The move is expected to bring about greater employee satisfaction.
“I am introducing a four-day working week. I believe people need to have more time for themselves. If I believe in them, then they will (I guess) believe in me,” wrote entrepreneur from Zagreb Renata Šeperić Petak recently on Facebook, reports Večernji List on October 1, 2018.
Her move has caused great interest, and many wondered if her consulting company was in trouble and whether she was having problem with finding enough clients. “We are not in any trouble. Indeed, we have a lot of work,” said Šeperić Petak.
She added that she owned a small company and they had a stable inflow of clients all year long, but also that they are exposed to stress at the time when public tenders are announced and when applications for projects are due.
“That happens almost every month or even week. There are turbulences in the amount of work we need to do, and that is caused by deadlines. Since I am the oldest in the company, watching my young colleagues I think people need to rest and have more time for themselves. We did not do anything other people cannot do, we just created a different weekly schedule,” said Šeperić Petak.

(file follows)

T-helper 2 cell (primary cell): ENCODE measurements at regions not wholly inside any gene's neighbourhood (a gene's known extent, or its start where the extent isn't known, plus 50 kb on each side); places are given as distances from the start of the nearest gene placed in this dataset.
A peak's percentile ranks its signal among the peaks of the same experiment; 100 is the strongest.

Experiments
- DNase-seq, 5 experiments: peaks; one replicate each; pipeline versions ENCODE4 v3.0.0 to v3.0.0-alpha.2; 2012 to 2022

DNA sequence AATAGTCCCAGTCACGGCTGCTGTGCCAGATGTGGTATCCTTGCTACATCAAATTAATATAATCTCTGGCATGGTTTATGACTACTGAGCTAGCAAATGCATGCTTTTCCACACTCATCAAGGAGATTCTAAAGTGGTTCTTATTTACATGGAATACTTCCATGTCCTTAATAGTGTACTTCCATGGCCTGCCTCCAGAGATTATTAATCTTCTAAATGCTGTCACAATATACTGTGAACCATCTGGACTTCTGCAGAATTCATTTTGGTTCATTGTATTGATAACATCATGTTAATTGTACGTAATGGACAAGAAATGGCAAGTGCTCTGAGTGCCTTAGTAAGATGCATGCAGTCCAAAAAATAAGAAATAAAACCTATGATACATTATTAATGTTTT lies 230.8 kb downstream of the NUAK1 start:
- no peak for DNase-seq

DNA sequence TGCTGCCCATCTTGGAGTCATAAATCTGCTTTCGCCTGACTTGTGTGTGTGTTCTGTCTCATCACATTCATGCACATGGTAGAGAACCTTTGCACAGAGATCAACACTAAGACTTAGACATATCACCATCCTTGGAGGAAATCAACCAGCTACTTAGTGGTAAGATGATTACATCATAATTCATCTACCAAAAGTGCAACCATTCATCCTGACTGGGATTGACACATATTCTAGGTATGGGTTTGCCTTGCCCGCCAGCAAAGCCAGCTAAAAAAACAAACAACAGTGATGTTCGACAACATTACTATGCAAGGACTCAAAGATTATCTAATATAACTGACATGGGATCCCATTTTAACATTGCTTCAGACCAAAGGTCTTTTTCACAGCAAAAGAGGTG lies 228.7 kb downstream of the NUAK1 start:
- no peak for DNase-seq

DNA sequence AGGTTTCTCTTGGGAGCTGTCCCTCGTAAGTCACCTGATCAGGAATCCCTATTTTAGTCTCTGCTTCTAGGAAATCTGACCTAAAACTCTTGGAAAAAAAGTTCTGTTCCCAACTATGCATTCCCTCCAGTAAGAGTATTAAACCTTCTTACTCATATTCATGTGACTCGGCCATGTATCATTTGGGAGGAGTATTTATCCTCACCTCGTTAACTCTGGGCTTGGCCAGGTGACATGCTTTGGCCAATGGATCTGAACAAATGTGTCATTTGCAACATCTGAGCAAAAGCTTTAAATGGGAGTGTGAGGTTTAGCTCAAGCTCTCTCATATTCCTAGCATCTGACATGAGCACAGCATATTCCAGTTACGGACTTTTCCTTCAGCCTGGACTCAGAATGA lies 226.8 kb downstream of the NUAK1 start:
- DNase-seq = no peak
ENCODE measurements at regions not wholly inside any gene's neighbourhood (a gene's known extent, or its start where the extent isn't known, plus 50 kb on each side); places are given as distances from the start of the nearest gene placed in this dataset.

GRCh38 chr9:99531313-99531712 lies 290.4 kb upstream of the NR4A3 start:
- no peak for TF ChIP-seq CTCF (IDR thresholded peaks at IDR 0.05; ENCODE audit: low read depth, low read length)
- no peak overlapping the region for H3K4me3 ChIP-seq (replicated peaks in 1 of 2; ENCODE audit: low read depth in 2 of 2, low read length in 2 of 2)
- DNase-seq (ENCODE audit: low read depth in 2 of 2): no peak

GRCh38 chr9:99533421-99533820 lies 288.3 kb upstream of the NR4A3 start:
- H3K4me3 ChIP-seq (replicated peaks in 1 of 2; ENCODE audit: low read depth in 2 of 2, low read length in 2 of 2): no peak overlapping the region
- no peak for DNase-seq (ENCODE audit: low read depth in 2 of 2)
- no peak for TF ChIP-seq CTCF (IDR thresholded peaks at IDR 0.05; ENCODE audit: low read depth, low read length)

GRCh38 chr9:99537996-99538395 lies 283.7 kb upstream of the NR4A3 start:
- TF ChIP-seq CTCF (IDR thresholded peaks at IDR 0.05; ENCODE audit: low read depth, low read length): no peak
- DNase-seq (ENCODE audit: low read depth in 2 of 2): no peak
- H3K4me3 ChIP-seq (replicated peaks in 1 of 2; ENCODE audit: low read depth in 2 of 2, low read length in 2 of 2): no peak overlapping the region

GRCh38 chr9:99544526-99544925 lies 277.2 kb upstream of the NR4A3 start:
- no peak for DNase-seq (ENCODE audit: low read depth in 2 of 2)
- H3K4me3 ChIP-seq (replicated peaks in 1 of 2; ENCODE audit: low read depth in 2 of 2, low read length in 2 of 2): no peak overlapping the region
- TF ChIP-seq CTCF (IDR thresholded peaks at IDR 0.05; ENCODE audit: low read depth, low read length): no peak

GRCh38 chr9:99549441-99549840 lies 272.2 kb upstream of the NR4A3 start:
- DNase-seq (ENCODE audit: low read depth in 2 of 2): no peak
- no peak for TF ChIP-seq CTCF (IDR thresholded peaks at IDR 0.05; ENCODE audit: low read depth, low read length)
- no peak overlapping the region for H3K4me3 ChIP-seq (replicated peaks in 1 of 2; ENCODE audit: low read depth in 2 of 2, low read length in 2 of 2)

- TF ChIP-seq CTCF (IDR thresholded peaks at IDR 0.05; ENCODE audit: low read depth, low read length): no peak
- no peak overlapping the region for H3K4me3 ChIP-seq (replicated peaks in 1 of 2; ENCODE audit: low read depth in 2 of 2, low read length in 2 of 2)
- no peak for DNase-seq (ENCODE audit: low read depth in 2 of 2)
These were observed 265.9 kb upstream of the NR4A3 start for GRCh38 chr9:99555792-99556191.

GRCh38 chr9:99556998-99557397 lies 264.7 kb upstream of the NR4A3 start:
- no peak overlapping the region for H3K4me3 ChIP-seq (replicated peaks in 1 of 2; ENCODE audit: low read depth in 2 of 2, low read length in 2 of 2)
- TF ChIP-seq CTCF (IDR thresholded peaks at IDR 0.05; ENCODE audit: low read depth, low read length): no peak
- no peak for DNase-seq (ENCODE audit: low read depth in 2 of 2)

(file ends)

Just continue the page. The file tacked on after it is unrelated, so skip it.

The practice has already been tested in New Zealand, where academic research has confirmed that such schedules improve work and lead to better results, as well as to greater employee satisfaction.
The British TUC, a trade union which covers 5.5 million workers, has formulated it as its new goal – what once was a battle for an eight-hour workday, now is a fight to work from Monday to Thursday.
Šeperić Petak will first conduct a six-month experiment in which only one employee will work four days a week. If it turns out to be a good solution, she is ready to organize her entire company with a four-day workweek.
Translated from Večernji List (reported by Robert Jurišić).